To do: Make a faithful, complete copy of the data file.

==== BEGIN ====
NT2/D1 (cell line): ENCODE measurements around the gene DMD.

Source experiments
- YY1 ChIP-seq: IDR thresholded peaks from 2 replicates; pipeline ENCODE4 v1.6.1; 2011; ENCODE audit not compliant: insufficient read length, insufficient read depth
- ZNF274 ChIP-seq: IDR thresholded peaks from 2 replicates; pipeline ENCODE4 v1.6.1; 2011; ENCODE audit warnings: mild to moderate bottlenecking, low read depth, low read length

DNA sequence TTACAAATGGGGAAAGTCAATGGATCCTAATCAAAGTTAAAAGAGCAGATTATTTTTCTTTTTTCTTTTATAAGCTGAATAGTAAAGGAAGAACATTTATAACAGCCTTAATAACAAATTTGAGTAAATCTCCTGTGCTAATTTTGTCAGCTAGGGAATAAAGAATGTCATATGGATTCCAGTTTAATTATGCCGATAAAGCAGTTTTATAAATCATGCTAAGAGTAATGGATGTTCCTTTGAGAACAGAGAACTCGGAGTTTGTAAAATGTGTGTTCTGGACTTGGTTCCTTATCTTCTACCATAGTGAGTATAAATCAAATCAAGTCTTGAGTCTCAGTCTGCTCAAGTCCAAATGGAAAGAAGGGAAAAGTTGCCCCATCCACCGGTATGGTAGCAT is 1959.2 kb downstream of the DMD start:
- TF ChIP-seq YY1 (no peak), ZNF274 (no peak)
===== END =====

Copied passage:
NT2/D1 (cell line): ENCODE measurements around the gene DMD.

Source experiments
- YY1 ChIP-seq: IDR thresholded peaks from 2 replicates; pipeline ENCODE4 v1.6.1; 2011; ENCODE audit not compliant: insufficient read length, insufficient read depth
- ZNF274 ChIP-seq: IDR thresholded peaks from 2 replicates; pipeline ENCODE4 v1.6.1; 2011; ENCODE audit warnings: mild to moderate bottlenecking, low read depth, low read length

DNA sequence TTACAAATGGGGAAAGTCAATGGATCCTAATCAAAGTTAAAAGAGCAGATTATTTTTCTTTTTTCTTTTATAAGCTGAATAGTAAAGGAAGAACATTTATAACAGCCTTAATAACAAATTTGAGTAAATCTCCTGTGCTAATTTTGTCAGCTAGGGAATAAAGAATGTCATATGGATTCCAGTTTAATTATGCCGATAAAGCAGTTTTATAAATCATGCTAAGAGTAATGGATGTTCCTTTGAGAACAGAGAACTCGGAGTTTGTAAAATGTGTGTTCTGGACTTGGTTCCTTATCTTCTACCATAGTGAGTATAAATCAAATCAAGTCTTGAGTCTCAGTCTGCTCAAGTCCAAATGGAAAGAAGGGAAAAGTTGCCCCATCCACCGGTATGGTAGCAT is 1959.2 kb downstream of the DMD start:
- TF ChIP-seq YY1 (no peak), ZNF274 (no peak)